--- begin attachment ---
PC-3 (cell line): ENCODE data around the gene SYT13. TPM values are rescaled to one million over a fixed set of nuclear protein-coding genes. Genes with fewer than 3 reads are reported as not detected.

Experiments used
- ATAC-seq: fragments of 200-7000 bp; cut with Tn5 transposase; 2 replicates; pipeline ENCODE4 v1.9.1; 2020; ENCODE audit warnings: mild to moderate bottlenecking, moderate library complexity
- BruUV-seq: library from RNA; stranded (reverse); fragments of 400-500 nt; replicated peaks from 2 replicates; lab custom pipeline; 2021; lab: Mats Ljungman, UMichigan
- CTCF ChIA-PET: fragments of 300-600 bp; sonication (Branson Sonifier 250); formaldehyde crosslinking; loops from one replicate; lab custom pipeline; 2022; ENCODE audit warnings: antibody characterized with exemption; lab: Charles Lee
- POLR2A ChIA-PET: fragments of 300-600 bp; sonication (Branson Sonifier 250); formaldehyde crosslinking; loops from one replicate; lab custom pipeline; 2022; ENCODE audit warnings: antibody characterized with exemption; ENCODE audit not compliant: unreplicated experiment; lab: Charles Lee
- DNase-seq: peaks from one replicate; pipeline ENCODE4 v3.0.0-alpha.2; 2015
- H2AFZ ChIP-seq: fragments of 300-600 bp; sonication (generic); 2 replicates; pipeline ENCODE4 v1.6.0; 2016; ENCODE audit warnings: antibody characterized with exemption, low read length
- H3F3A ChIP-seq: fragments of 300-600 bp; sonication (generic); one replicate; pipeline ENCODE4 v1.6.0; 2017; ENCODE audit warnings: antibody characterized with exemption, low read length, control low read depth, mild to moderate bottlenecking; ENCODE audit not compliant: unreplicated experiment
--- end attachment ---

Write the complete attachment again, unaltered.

PC-3 (cell line): ENCODE data around the gene SYT13. TPM values are rescaled to one million over a fixed set of nuclear protein-coding genes. Genes with fewer than 3 reads are reported as not detected.

Experiments used
- ATAC-seq: fragments of 200-7000 bp; cut with Tn5 transposase; 2 replicates; pipeline ENCODE4 v1.9.1; 2020; ENCODE audit warnings: mild to moderate bottlenecking, moderate library complexity
- BruUV-seq: library from RNA; stranded (reverse); fragments of 400-500 nt; replicated peaks from 2 replicates; lab custom pipeline; 2021; lab: Mats Ljungman, UMichigan
- CTCF ChIA-PET: fragments of 300-600 bp; sonication (Branson Sonifier 250); formaldehyde crosslinking; loops from one replicate; lab custom pipeline; 2022; ENCODE audit warnings: antibody characterized with exemption; lab: Charles Lee
- POLR2A ChIA-PET: fragments of 300-600 bp; sonication (Branson Sonifier 250); formaldehyde crosslinking; loops from one replicate; lab custom pipeline; 2022; ENCODE audit warnings: antibody characterized with exemption; ENCODE audit not compliant: unreplicated experiment; lab: Charles Lee
- DNase-seq: peaks from one replicate; pipeline ENCODE4 v3.0.0-alpha.2; 2015
- H2AFZ ChIP-seq: fragments of 300-600 bp; sonication (generic); 2 replicates; pipeline ENCODE4 v1.6.0; 2016; ENCODE audit warnings: antibody characterized with exemption, low read length
- H3F3A ChIP-seq: fragments of 300-600 bp; sonication (generic); one replicate; pipeline ENCODE4 v1.6.0; 2017; ENCODE audit warnings: antibody characterized with exemption, low read length, control low read depth, mild to moderate bottlenecking; ENCODE audit not compliant: unreplicated experiment